Criminologist Dr Helen Wells will be funded by UK Research and Innovation (UKRI) for 18 months to explore new opportunities and challenges that Connected and Autonomous Vehicle use will present.
Autonomous cars are steadily becoming more common – and this will impact on various areas of policing including collision investigation, pursuits, covert investigations and patrolling functions.
Dr Wells, Senior Lecturer in Criminology whose research will begin in January 2024, has already hosted a high-level meeting to kickstart the collaborative project.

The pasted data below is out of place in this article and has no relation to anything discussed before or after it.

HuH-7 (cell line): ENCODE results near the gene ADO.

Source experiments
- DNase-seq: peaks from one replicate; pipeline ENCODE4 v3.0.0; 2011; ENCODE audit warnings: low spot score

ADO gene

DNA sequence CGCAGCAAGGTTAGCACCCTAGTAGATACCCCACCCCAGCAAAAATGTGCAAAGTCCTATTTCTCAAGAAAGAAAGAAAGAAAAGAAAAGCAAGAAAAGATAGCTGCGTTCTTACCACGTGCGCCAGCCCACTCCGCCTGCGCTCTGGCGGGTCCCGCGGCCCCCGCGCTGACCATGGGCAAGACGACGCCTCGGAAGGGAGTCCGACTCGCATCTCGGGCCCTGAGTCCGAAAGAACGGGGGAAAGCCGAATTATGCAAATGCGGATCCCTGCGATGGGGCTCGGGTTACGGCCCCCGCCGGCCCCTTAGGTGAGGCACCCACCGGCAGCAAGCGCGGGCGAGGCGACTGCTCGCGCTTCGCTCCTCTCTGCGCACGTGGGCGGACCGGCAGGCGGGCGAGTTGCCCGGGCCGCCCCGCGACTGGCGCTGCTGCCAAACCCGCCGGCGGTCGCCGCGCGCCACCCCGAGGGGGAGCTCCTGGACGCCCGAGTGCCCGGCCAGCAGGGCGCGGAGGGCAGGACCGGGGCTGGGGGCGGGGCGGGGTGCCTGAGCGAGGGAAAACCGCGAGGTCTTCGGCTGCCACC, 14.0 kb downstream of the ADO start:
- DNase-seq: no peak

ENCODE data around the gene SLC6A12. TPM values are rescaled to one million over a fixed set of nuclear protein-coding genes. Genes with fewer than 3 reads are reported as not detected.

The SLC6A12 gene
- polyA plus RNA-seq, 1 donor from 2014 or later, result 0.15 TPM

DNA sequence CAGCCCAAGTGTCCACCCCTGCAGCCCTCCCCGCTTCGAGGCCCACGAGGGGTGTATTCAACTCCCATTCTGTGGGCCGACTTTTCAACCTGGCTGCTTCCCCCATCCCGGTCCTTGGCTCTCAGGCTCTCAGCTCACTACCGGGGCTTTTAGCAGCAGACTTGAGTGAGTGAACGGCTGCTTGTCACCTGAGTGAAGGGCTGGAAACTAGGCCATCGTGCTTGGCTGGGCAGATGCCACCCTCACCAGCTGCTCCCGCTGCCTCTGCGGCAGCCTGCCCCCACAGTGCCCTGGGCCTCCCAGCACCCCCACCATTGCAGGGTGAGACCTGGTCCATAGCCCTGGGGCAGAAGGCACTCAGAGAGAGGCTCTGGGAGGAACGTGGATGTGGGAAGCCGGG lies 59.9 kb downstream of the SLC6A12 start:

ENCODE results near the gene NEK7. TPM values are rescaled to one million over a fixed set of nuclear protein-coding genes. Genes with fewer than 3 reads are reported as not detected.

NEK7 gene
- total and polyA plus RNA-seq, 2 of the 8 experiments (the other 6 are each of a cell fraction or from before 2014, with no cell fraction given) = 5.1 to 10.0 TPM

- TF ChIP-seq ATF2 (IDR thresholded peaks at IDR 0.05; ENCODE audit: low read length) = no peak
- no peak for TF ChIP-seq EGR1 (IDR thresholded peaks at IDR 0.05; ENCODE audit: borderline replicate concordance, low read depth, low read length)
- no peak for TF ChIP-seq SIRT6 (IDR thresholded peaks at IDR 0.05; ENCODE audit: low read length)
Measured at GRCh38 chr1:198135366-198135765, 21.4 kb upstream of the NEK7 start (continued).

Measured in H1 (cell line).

The round table of 20 representatives from UK policing and its partners in the public and private sector took place at Keele and focused on understanding and planning for CAVs.
Dr Wells’ work is being made possible thanks to a UKRI Policy Fellowship and builds on two decades of her previous focus on the policing of roads.
She said: “This is a great opportunity to bring a social science – and specifically criminological – understanding to an area that is as much about people as it is about technology.
“I’m delighted that the Home Office, and UKRI, have made this Fellowship possible and I can’t wait to get started.”
Developers of self-driving cars use data from image recognition systems as well as machine learning and neural networks to build autonomous systems.
Potential benefits include less room for human error and reduced traffic congestion, but there are unforeseen costs and consequences.